PowerShell equivalents to some dir command variations

L

Larry__Weiss

I'm thinking that I can learn some things about PowerShell if I had some PowerShell
expressions to study that were the equivalent of some cmd.exe dir command
invocations
for a file system directory.

What is a PowerShell equivalent to these dir commands that I use often?

dir /ad
dir /a-d
dir /od
dir /od /a-d
dir /ah
dir /a-h
dir /b

- Larry
 

My Computer

L

Larry__Weiss

Marco Shaw [MVP] wrote:

> Larry__Weiss wrote:

>> I'm thinking that I can learn some things about PowerShell if I had
>> some PowerShell expressions to study that were the equivalent
>> of some cmd.exe dir command invocations for a file system directory.
>> What is a PowerShell equivalent to these dir commands that I use often?
>> dir /ad
>> dir /a-d
>> dir /od
>> dir /od /a-d
>> dir /ah
>> dir /a-h
>> dir /b
>>
>
> Take a gander here:
> http://blogs.msdn.com/powershell/archive/2009/03/13/dir-a-d.aspx
> If you're up for trying v2, you're in for some fun! ;-)
>

I tried to follow the two links in that article
https://connect.microsoft.com/feedback/ViewFeedback.aspx?SiteID=99&FeedbackID=252549&wa=wsignin1.0
https://connect.microsoft.com/feedback/ViewFeedback.aspx?SiteID=99&FeedbackID=308796&wa=wsignin1.0

but I get the ambiguous notice
Page Not Found
The content that you requested cannot be found or you do not have permission
to view it.

Is there a way I can sign up to be able to access these resources?

- Larry
 

My Computer

B

Bob Landau

Using Get-ChildItem to do slighly complicated but common filesystem tasks was
sooo frustrating that I nearly gave up using Powershell. What you've
mentioned below is so ackward compared to the NT shell.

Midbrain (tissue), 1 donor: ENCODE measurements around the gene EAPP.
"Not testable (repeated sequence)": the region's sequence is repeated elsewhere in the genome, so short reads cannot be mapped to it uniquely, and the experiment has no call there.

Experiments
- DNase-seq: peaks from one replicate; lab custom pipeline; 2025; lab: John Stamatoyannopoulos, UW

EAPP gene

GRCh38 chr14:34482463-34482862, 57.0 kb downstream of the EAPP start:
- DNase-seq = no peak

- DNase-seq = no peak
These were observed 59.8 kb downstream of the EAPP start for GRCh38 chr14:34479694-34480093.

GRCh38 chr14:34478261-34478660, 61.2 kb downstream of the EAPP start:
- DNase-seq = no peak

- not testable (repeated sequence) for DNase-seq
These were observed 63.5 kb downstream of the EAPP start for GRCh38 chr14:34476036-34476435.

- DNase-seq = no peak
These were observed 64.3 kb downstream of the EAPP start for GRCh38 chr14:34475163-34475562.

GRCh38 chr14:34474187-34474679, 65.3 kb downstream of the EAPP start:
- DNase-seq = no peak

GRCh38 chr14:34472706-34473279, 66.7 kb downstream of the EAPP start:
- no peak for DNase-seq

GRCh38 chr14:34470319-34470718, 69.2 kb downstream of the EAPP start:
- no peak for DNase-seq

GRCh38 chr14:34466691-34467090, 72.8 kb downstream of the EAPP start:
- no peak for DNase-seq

Luckily I didn't give up on PS and wrote my own version of DIR which is/was
up on Microsofts' Scripting site (dir2.ps1) unfortunately I can't find it now
to give you the location.

I think I'll stick it up on CodePlex (the scripting site is really meant for
10-20 lines). Perhaps thats why the got rid if it.

Its a wrapper around Get-ChildItem but gives you the same simple syntax that
you and me are acustom to. See man page below

If you a would like to receive a copy prior it being published send me email
via my dog Galen: [email protected] (he doesn't mind spam) and I send you
the file. Its much too large to post to this news group.

bob

Here is the helpfile for it.

PS C:\Windows\System32> dir -?

These are the Standard options available in DIR

/A Displays files with specified attributes.
attributes D Directories R Read-only files
H Hidden files A Files ready for archiving
S System files I Not content indexed files
L Reparse Points - Prefix meaning not
/B Uses bare format (no heading information or summary)
/O List by files in sorted order
sortorder N By name (alphabetic) S By size (smallest first)
E By extension (alphabetic) D By date/time (oldest first)
A LastAccessTime C Same as D
W LastWriteTime - Prefix to reverse order
/P Pauses after each screenful of information
/S Displays files in specified directory and all subdirectories
/W Uses wide list format




-Search <character expression to include in search> <optional character
expression to exclude in search>

Like Get-ChildItem/Dir: the current directory will be used if no
-Path parameter is specified

This option is similar to the WHERE command that some might be
familar with.
This is simply a short cut for the following

Get-ChildItem -Path <...> -Include <...> -Exclude < > -Recurse
Both -Path and -Exclude are optional.

-LiteralPath now will filter the output by processing the expressions in
both Include/Exclude arguments.

This workaround can be removed once -LiteralPath has been fixed.

-Escape < [System.Collections.HashTable[]] > with the following signature:

@{Name='Name'; Expression=' User defined Filter pipe : returning
either a File/Directory Info class '}

This gives one the ability to inject a pipe expression into this
script.

This option is really ONLY benefitial to 5 percent of the Pipeline
expressions. Unless this is
used to "filter" the output for the next Pipe; this should not be
used.



Press <RETURN> for Get-ChildItem help :

< the rest of the help is Get-ChildItem>